Although complaints about the situation are common amongst domestic and industrial users, and each public authority recognises the problems, individualised efforts and a lack of unity means that stakeholders are not working together to support or defend Lusaka’s water security in light of political, socio-economic and environmental change.
Aligning the motivations, capacities and approaches of these different stakeholders holds an enormous amount of potential for sustainably safeguarding Lusaka’s water security.
There is already a substantial donor focus on water in Lusaka, but with little coordination. Therefore, there are significant opportunities for a comprehensive approach which can be up-taken under the Lusaka Water Security Initiative.
Ten organisations from the public sector, private sector and civil society have already expressed their keen interest and support for the initiative through a letter of intent, which highlights the organisations’ general commitment to the overall coordination, formalisation and implementation of LuWSI. IWaSP is currently engaging other relevant stakeholders in order to formalise the partnership in the second quarter of 2016.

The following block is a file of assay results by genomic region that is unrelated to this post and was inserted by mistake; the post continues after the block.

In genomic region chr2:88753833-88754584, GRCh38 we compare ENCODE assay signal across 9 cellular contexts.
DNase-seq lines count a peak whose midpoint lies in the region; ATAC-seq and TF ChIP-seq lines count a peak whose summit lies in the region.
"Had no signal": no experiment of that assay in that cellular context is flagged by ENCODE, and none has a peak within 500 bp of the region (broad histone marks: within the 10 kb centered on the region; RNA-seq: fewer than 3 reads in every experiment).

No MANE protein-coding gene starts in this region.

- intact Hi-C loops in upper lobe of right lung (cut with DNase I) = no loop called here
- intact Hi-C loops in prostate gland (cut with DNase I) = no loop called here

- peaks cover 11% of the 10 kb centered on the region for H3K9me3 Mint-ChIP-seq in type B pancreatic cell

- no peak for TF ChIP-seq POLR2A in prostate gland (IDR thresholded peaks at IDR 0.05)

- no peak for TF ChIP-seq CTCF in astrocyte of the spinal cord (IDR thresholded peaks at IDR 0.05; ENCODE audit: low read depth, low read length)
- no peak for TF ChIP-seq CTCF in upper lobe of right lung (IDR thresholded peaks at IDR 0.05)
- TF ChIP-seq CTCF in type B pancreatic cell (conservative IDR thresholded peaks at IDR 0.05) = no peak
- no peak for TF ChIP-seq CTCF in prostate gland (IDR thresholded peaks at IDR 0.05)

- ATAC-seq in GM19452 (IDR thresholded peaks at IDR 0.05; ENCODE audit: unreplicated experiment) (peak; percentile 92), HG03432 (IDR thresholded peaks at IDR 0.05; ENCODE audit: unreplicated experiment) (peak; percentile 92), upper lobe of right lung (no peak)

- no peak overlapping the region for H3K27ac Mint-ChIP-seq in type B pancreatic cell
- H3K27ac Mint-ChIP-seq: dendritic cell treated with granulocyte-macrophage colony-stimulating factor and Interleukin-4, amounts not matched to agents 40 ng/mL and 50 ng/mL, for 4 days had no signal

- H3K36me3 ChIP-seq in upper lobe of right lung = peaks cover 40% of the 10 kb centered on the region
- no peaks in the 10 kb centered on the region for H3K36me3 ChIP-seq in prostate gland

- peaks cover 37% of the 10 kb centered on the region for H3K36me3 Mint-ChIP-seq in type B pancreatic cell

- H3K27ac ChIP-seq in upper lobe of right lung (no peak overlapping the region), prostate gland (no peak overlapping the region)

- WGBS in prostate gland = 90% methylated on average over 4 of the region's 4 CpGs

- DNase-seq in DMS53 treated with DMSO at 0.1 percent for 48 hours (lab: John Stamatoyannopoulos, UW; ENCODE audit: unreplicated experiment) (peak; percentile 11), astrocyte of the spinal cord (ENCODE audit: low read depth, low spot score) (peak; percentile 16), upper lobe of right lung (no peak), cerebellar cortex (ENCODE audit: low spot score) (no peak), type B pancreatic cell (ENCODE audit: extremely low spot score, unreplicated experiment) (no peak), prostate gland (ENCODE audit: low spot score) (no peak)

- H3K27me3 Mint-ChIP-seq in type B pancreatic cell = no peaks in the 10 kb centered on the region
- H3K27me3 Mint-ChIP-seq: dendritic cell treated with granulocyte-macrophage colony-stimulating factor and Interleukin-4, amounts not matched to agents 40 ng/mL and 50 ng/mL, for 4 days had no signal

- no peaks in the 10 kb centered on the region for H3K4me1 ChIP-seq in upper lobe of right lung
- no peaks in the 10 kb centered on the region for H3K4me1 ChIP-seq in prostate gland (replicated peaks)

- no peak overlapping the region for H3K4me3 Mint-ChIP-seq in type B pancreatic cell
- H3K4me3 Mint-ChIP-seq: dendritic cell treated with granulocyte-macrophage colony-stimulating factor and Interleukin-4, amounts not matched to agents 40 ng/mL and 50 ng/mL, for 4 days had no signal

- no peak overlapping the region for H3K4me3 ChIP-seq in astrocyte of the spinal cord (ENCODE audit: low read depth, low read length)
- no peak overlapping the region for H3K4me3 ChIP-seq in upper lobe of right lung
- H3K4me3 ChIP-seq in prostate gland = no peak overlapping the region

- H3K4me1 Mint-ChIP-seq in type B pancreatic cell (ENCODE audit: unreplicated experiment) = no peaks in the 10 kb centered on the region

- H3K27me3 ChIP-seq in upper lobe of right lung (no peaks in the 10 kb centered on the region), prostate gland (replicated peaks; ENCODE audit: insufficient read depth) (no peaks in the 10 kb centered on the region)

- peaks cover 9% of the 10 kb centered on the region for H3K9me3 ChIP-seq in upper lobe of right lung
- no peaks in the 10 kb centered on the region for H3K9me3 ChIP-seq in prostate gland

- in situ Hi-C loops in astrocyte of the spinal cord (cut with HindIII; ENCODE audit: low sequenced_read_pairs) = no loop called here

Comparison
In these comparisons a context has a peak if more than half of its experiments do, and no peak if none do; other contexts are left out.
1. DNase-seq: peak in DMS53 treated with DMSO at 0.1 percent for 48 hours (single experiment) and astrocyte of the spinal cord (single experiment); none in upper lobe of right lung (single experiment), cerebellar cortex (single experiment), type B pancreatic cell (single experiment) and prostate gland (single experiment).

- Country Set-up
In Zambia, IWaSP is anchored in the bilateral Reform of the Water Sector (RWS) Programme, a joint programme of the German and Zambian governments, implemented by the Deutsche Gesellschaft für Internationale Zusammenarbeit (GIZ) GmbH.
IWaSP partners in this country include the Lusaka Water and Sewerage Company, the Water Resources Management Authority, the Lusaka and Ndola city councils, the Zambian Environmental Management Agency, Zambian Breweries and the Zambian Chamber of Commerce and Industry.
IWaSP is an international water security programme which combines global best practices in water stewardship with local know-how. Currently active in seven countries, the six-year programme (2013-2018) facilitates partnerships between the public sector, the private sector and civil society to address shared water risks, while improving stakeholders’ use and management of water and building their capacity to develop their own solutions. GIZ manages IWaSP on behalf of the German Federal Ministry for Economic Cooperation and Development (BMZ) and the UK Department for International Development (DfID).
- Contact Information